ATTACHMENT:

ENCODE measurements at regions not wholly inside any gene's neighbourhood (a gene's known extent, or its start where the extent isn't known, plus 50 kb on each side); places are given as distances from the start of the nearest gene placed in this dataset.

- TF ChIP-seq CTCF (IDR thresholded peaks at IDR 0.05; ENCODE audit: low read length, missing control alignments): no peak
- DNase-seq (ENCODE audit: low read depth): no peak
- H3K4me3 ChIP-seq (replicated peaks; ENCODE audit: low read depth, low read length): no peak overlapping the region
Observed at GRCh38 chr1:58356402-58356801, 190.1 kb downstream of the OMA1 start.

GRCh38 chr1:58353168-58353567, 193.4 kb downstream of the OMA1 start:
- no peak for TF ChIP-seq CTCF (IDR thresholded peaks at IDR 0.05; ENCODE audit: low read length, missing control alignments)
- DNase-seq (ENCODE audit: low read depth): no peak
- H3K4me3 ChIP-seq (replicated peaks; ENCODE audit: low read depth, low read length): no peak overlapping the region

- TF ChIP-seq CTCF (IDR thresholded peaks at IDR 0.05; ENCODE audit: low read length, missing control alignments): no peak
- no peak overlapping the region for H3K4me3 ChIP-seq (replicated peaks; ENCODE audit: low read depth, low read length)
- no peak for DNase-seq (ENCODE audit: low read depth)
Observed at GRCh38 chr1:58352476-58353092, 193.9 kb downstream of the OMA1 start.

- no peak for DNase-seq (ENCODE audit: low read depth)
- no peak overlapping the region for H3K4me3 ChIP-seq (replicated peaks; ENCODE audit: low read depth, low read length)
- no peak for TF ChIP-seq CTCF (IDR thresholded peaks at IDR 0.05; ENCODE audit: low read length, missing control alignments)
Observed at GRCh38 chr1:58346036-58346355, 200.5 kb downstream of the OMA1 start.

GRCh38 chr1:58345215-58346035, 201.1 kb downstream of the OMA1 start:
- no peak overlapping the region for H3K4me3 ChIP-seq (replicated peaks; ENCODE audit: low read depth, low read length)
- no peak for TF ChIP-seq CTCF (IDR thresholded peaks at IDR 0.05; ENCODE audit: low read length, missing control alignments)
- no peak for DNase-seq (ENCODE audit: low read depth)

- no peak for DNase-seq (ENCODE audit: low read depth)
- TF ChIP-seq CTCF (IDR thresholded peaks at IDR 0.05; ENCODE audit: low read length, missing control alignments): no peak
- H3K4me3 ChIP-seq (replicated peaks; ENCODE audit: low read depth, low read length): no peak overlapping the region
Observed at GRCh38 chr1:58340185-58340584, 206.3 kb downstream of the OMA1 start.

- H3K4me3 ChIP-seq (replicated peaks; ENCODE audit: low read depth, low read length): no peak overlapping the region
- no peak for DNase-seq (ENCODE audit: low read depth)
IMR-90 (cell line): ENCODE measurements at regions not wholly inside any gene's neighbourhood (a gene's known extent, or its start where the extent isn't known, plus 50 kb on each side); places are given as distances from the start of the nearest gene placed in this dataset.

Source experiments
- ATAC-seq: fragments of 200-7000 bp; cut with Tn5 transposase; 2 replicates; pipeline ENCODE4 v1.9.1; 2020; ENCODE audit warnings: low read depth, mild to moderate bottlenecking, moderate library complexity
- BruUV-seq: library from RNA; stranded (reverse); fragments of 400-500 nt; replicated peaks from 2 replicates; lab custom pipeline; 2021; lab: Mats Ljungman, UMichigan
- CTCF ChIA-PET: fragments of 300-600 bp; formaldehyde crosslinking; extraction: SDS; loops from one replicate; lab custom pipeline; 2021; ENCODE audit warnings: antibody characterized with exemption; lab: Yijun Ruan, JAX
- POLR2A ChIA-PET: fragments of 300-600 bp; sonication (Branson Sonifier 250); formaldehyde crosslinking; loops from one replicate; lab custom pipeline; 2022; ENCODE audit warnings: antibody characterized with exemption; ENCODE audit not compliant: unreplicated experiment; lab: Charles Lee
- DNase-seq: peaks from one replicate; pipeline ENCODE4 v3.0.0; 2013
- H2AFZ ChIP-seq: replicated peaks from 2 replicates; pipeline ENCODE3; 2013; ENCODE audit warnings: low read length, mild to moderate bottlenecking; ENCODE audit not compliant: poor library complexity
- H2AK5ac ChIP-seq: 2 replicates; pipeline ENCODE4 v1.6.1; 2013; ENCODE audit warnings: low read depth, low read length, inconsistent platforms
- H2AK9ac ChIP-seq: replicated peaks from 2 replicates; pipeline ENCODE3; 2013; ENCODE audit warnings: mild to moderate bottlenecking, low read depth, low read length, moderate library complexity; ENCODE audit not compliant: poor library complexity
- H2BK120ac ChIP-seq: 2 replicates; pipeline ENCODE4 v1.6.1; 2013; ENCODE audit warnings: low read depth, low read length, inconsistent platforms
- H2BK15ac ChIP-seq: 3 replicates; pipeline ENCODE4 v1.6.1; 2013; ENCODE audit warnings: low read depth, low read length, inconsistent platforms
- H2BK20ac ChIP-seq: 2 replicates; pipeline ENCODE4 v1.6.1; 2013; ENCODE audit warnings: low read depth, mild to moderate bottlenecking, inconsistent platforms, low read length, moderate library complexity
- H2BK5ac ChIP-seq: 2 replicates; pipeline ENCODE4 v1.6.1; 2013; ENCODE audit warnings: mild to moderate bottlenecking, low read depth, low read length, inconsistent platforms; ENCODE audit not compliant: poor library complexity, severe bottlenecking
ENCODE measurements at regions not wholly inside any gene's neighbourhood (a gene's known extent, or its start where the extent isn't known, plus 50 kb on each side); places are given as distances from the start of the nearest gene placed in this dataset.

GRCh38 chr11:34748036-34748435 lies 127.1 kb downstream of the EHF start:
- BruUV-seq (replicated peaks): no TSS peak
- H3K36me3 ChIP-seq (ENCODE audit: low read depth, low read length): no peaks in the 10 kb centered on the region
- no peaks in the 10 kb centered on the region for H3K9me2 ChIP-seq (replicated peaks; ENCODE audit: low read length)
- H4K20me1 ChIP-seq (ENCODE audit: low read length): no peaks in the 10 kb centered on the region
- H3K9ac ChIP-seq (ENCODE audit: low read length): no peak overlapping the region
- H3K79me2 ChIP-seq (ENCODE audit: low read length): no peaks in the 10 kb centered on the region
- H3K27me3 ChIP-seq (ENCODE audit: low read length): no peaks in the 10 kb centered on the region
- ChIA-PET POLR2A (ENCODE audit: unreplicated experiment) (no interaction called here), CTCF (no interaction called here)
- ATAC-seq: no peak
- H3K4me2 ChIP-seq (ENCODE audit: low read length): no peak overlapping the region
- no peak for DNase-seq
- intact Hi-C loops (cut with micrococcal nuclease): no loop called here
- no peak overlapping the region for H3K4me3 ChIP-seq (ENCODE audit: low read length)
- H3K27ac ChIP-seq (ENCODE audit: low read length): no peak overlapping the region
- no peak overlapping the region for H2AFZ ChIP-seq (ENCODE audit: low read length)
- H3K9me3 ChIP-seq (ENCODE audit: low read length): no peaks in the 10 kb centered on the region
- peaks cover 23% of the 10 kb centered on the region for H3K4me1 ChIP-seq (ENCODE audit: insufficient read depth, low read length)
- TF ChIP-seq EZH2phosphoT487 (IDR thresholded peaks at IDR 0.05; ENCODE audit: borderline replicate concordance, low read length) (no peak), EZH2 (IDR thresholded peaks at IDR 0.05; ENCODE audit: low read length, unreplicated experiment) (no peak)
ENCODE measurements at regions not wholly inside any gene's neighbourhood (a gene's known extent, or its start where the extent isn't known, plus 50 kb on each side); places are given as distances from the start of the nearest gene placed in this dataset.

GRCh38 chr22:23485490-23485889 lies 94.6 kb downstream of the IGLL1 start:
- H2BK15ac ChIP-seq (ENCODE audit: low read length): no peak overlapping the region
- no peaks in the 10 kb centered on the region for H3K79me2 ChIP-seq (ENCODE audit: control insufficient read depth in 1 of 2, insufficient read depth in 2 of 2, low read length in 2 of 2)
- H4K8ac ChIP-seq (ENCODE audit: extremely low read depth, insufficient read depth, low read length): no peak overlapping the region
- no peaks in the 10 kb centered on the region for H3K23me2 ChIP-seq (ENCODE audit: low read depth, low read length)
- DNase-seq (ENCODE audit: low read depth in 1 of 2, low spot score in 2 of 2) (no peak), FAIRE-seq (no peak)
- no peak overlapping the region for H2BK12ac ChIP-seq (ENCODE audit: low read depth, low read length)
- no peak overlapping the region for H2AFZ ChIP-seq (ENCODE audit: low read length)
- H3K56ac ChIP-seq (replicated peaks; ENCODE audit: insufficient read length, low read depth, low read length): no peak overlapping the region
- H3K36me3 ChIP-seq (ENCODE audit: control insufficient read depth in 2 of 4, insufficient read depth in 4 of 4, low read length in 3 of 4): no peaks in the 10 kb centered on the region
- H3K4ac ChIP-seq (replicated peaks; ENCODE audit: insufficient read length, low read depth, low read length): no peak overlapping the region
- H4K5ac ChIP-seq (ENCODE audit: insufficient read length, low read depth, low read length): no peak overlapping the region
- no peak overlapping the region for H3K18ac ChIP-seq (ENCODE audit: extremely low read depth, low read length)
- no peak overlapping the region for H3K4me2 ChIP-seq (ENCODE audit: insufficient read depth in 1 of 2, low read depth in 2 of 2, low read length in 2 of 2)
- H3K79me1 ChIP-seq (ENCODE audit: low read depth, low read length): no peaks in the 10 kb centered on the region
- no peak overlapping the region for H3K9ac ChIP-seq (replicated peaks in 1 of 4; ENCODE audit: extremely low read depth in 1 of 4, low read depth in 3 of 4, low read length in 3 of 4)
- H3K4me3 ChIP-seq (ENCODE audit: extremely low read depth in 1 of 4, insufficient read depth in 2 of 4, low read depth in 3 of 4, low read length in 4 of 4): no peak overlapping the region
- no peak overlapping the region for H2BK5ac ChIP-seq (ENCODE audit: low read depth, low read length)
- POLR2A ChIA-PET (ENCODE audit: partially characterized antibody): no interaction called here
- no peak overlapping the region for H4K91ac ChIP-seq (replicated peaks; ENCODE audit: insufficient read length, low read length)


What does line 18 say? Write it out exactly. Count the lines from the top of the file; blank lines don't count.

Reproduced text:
GRCh38 chr1:58345215-58346035, 201.1 kb downstream of the OMA1 start: